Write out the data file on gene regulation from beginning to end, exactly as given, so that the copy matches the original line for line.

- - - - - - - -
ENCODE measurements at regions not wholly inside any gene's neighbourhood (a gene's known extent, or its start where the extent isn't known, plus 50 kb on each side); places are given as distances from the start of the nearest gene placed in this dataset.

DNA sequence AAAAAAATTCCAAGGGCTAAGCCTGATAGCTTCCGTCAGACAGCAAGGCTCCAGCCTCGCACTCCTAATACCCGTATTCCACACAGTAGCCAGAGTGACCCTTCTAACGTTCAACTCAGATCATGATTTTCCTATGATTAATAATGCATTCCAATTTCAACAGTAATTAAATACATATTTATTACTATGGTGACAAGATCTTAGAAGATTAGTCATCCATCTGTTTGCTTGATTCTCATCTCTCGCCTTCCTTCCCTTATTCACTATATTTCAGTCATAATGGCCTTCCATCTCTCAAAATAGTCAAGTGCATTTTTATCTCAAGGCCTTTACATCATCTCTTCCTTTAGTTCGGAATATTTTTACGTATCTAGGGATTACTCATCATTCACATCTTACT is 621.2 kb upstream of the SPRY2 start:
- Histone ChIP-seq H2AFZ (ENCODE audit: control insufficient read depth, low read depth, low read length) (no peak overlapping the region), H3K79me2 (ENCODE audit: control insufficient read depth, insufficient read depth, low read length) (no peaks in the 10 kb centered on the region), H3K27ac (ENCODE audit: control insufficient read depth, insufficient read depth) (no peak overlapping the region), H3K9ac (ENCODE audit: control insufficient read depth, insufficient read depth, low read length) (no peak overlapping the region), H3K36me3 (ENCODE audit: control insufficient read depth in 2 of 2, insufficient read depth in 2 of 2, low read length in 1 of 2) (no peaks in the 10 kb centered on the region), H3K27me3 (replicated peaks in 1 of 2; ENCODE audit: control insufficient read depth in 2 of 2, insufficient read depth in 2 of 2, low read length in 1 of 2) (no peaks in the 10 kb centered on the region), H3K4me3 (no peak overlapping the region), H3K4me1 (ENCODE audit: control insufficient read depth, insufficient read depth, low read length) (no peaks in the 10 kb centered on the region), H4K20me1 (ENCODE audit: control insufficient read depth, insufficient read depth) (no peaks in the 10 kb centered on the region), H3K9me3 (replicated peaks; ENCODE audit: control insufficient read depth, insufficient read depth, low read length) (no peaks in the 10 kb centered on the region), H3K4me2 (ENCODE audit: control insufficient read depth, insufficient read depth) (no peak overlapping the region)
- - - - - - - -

ENCODE measurements at regions not wholly inside any gene's neighbourhood (a gene's known extent, or its start where the extent isn't known, plus 50 kb on each side); places are given as distances from the start of the nearest gene placed in this dataset.

DNA sequence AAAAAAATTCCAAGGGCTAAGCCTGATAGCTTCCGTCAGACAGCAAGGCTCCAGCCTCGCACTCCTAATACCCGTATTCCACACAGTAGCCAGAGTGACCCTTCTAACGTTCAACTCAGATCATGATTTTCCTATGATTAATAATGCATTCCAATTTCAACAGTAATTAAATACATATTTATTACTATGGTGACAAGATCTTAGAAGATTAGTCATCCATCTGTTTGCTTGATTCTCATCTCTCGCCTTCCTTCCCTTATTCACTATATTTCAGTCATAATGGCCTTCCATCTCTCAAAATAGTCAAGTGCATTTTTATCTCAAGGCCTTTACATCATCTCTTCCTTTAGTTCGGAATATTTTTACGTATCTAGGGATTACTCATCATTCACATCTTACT is 621.2 kb upstream of the SPRY2 start:
- Histone ChIP-seq H2AFZ (ENCODE audit: control insufficient read depth, low read depth, low read length) (no peak overlapping the region), H3K79me2 (ENCODE audit: control insufficient read depth, insufficient read depth, low read length) (no peaks in the 10 kb centered on the region), H3K27ac (ENCODE audit: control insufficient read depth, insufficient read depth) (no peak overlapping the region), H3K9ac (ENCODE audit: control insufficient read depth, insufficient read depth, low read length) (no peak overlapping the region), H3K36me3 (ENCODE audit: control insufficient read depth in 2 of 2, insufficient read depth in 2 of 2, low read length in 1 of 2) (no peaks in the 10 kb centered on the region), H3K27me3 (replicated peaks in 1 of 2; ENCODE audit: control insufficient read depth in 2 of 2, insufficient read depth in 2 of 2, low read length in 1 of 2) (no peaks in the 10 kb centered on the region), H3K4me3 (no peak overlapping the region), H3K4me1 (ENCODE audit: control insufficient read depth, insufficient read depth, low read length) (no peaks in the 10 kb centered on the region), H4K20me1 (ENCODE audit: control insufficient read depth, insufficient read depth) (no peaks in the 10 kb centered on the region), H3K9me3 (replicated peaks; ENCODE audit: control insufficient read depth, insufficient read depth, low read length) (no peaks in the 10 kb centered on the region), H3K4me2 (ENCODE audit: control insufficient read depth, insufficient read depth) (no peak overlapping the region)